HIV/AIDS Qualifies As a “Chronic Condition” Under the Affordable Care Act
Today the Obama administration announced that HIV/AIDS now qualifies as one of the chronic conditions eligible for enhanced federal reimbursements through Medicaid. This change helps guarantee that people with HIV can continue to access medical care from HIV specialists who, in turn, will receive enhanced reimbursements as the Affordable Care Act (ACA) is implemented in the coming years.
“Because of the ACA, a series of investments to help providers support patients with chronic disease like HIV/AIDS are available,” explained Health and Human Services Secretary Kathleen Sebelius in a statement released in advance of World AIDS Day. “Under the law, states can receive extra federal funding to support high-quality coordinated care through Health Homes for Medicaid beneficiaries with chronic health needs. The goal of a Health Home is to treat the whole person, coordinating all their care from primary and acute care to behavioral health and long-term services.”
“Today, I am proud to announce that we will be issuing a rule to explicitly include HIV/AIDS on the list of chronic conditions that every state may target in designing effective Health Homes,” continued Secretary Sebelius. “This will make it easier for states to provide coordinated care for people living with HIV/AIDS.”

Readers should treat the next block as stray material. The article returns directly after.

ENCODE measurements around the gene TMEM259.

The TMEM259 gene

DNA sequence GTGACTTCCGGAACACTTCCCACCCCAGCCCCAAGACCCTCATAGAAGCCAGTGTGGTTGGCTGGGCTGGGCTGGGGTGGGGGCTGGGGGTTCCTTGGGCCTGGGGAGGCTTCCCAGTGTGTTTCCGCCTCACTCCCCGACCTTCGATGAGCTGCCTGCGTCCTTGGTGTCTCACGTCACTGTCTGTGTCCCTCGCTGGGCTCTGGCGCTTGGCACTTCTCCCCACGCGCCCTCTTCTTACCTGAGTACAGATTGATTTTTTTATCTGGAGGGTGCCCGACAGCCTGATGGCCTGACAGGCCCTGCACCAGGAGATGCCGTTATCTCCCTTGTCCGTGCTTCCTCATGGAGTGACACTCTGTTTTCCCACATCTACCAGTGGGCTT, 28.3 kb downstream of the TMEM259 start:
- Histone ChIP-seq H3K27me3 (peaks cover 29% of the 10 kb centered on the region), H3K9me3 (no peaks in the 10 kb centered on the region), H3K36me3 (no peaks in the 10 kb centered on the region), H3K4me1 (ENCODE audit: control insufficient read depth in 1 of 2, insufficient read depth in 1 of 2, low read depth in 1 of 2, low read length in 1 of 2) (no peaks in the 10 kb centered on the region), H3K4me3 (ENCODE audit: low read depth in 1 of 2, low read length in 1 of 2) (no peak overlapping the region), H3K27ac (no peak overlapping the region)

“As we move forward with implementation of the Affordable Care Act, a major concern has been that people with HIV/AIDS and the specialty providers who care for them could get lost in the process as people transfer from the Ryan White program to Medicaid and reimbursement rates change,” said Neil Giuliano, CEO of San Francisco AIDS Foundation, in a press release. “Today our community can rest easier knowing that the program’s culturally competent, high-quality care will be sustained as we transition into implementing the Affordable Care Act.”
“Today’s announcement underscores the critical need for states across the country to expand their Medicaid programs under the Affordable Care Act to take advantage of this tremendous opportunity to offer comprehensive services for all people living with HIV and other chronic conditions,” noted Courtney Mulhern-Pearson, the foundation’s director of state and local affairs.
“We know that when someone living with HIV is properly engaged in care, they will lead healthier, more productive lives, and are also far less likely to spread the virus to others,” added Ernest Hopkins, director of legislative affairs at the foundation. “That’s why as we implement the Affordable Care Act, ensuring continuity of care for people with HIV/AIDS is paramount, and the administration today said they agree.”
Want to learn more about the Affordable Care Act—and what it means for people with HIV? Check out Ari Ezra Waldman’s in-depth BETA article, “Ask a Lawyer: The Affordable Care Act Survives—What Now?”
Reilly O’Neal is the editor of BETA.